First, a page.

Special to College Sports Journal from Raycom Media Camellia Bowl Senior Writer Tim Gayle
MONTGOMERY, AL. — Daz’mond Patterson has a team-leading nine touchdowns for the Ohio University Bobcats, but there is so much more to Patterson’s game than a first glance at his 5-foot-6, 180-pound frame would reveal.
On the field, Patterson has just 497 yards rushing, but is a key component on a blue-collar offense that can be deceptively effective.
“He’s a complete back,” Ohio coach Frank Solich said. “You look at him in terms of his height and size and you say he’s not going to hold up on pass pro or any form of blocking, will he be able to be a good receiver because he’s a small target. But he’s got great hands, he runs great routes, so he’s an excellent receiver and he’ll stand in there and block you. He’s a tough, tough kid.”
Patterson’s versatility comes in handy for the Bobcats.
“We don’t have to substitute him,” said Solich. “He gets down there by the goal line and we may just let him be the guy because he finds the little creases and he’s so explosive and goes into contact so well. He can be very valuable to you, even on the goal line.”
Patterson, despite nagging injuries that have plagued the senior throughout his career, recalls some advice he got from his uncle, Joslin Shaw, a Florida State receiver from 2003-07.
“When I was in high school, my uncle told me that the more I could do, the more marketable I was and the better chance I had to be on the field,” Patterson said. “I practiced being a complete back since I came out of high school. Blocking is something I take very seriously. I love to block. It’s something I take pride in.”
When Patterson looks at the NFL, he sees players to compare himself with.
“I like to consider myself the scat-back type, the Darren Sproles type, but I can also run the ball between the tackles,” Patterson said. “I’m 180 and I may not be able to run over people as well as (teammates) A.J. (Ouellette) can or Maleek Irons can, but I’m going to make you miss.”
Patterson and the Bobcats (8-4) will face Appalachian State (10-2) in the second Raycom Media Camellia Bowl on Saturday at Cramton Bowl at 5:30 p.m. EST. And while a bowl appearance for the Mid-American Conference team is a huge accomplishment after missing out in 2014, there’s more to life than football, Patterson insisted.
“I love the game, it’s something I’ve been doing since I was four years old,” he said. “But I understand there is life after football. Not only that, but there are lives that matter other than mine. I like to, in the best way I can, be a light to anyone I can for God.”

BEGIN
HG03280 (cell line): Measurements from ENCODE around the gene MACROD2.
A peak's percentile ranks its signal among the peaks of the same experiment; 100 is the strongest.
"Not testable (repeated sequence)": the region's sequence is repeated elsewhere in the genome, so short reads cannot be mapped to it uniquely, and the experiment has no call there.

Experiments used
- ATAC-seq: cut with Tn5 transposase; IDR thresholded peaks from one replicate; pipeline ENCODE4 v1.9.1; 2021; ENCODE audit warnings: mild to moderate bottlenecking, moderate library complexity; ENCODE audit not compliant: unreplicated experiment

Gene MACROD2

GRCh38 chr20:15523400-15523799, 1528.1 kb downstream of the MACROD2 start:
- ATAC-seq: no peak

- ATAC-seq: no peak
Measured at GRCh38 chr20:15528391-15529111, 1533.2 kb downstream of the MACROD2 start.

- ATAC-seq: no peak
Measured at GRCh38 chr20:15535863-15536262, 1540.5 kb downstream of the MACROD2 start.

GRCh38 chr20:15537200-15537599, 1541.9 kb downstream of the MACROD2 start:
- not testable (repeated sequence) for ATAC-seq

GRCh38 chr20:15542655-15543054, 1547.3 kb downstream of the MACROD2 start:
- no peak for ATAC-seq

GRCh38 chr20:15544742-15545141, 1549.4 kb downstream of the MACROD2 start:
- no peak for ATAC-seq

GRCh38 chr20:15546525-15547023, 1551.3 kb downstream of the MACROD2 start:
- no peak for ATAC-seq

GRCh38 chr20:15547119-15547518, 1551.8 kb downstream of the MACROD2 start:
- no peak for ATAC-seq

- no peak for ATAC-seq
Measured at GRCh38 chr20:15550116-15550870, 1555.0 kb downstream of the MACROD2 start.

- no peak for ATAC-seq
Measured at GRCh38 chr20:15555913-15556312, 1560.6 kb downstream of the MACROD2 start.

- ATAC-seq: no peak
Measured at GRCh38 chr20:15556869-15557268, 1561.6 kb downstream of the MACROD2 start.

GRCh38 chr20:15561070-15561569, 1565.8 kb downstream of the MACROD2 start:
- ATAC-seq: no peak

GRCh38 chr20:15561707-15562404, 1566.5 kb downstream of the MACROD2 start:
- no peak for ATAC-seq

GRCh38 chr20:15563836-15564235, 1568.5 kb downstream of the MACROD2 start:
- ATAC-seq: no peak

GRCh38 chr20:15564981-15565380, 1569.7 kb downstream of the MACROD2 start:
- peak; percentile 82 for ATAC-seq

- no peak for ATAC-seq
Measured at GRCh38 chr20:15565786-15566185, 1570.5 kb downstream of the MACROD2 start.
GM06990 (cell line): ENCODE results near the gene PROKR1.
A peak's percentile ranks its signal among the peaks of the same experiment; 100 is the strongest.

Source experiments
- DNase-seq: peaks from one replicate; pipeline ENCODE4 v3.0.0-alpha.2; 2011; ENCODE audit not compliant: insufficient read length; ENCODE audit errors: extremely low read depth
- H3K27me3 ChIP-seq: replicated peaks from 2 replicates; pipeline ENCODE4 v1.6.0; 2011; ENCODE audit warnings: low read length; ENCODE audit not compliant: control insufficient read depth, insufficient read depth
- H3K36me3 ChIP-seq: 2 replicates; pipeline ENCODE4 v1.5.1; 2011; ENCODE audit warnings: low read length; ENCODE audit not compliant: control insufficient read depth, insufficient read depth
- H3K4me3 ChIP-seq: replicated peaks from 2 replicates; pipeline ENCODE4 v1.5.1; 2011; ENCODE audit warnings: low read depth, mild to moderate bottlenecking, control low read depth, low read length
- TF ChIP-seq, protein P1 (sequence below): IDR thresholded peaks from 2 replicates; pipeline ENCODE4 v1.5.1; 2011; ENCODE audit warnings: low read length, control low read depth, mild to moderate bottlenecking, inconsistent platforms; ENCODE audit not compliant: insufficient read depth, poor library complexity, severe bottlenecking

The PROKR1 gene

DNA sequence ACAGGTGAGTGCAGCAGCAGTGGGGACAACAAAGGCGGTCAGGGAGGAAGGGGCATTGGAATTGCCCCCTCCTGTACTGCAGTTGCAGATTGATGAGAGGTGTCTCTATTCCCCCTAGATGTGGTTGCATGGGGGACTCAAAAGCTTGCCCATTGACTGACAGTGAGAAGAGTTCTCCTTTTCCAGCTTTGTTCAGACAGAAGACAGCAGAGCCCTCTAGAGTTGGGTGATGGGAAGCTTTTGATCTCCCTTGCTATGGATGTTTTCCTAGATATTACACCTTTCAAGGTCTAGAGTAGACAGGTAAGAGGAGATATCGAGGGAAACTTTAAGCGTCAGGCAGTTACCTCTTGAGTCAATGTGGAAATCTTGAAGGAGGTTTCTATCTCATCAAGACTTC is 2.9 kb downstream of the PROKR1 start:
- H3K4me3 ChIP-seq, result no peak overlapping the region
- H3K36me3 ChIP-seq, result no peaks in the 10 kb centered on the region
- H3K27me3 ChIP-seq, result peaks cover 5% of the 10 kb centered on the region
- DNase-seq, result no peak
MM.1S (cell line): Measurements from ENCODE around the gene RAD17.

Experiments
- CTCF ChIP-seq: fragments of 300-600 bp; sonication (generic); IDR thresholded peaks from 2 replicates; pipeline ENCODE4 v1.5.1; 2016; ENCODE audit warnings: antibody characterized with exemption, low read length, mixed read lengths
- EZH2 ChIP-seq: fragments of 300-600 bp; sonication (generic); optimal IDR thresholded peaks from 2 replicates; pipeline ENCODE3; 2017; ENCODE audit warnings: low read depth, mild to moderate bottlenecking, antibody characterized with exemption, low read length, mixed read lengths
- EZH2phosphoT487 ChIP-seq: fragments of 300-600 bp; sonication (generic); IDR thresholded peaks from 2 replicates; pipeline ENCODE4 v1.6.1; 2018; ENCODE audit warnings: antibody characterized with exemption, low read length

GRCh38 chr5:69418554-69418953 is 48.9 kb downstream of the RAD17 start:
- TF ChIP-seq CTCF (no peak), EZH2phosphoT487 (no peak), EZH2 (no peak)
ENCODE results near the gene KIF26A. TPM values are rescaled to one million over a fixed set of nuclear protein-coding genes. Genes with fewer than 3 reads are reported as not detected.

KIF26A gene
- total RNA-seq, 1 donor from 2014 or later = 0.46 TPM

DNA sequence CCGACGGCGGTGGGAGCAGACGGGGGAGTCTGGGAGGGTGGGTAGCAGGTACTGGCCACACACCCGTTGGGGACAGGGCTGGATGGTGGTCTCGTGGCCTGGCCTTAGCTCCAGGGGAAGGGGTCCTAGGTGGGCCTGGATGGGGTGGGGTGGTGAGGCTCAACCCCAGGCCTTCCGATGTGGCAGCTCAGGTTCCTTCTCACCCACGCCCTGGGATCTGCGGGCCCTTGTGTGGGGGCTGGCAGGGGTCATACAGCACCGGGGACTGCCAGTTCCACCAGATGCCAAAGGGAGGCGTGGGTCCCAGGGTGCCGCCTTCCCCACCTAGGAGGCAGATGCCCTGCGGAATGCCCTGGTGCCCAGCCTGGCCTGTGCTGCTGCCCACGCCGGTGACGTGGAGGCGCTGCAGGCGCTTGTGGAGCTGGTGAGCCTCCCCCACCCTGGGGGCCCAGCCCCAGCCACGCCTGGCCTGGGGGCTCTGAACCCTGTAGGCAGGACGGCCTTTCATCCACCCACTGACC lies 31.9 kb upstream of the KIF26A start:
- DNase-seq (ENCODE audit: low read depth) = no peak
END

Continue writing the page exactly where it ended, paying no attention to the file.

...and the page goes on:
Patterson’s desire to be a force in the community started at Plant City (Fla.) High, where a 4.87 grade-point average and membership in the National Honor Society, combined with his ability on the football field, gave him a platform to mentor to younger children.
He was one of 12 national semifinalists for the high school Rudy Award, given to those inspiring role models who combine on-the-field exploits with an off-the-field work ethic and community involvement.
He would receive just one offer from a Football Bowl Subdivision program and accepted the scholarship to Ohio, where he was sidelined by a shoulder injury after his freshman year, an abdominal injury another season and a knee injury that sidelined him for the 2015 regular-season finale against Northern Illinois.
But any disappointment in lost playing time was made up with the formation of an organization that helped him run for senator in the Student Government Association.
“Unfortunately, we lost,” Patterson recalled. “But it turned into something. I feel like God spoke to me to start assisting communities through intercultural outreach. I’m wanting to spread love for yourself as you show love for all others. I feel like it’s something that God put in my heart to make a difference not only in my life but in others’ lives.”
His organization, ACTION (Assisting Communities Through Intercultural Outreach and Networks), is a lasting legacy far more important to the Ohio University senior than the statistics he has compiled on the football field.
“It’s something I want to continue for the rest of my life,” Patterson said. “I want to start for-profit and non-profit organizations that show love for your neighbor as you show love for yourself. Just doing different things to make a difference in people’s lives. It’s a movement, it’s a network, it’s a lifestyle. I am ACTION.”
David Coulson is an executive editor for the College Sports Journal, and has covered college football for over 40 years. Present in the press box during the legendary Appalachian State upset of Michigan, his extensive coverage of Appalachian State allowed him to write about the Mountaineers’ first-ever Division I title in the book
Magic on the Mountain: Appalachian State’s Amazing Journey to the 2005 NCAA I-AA Football Championship.
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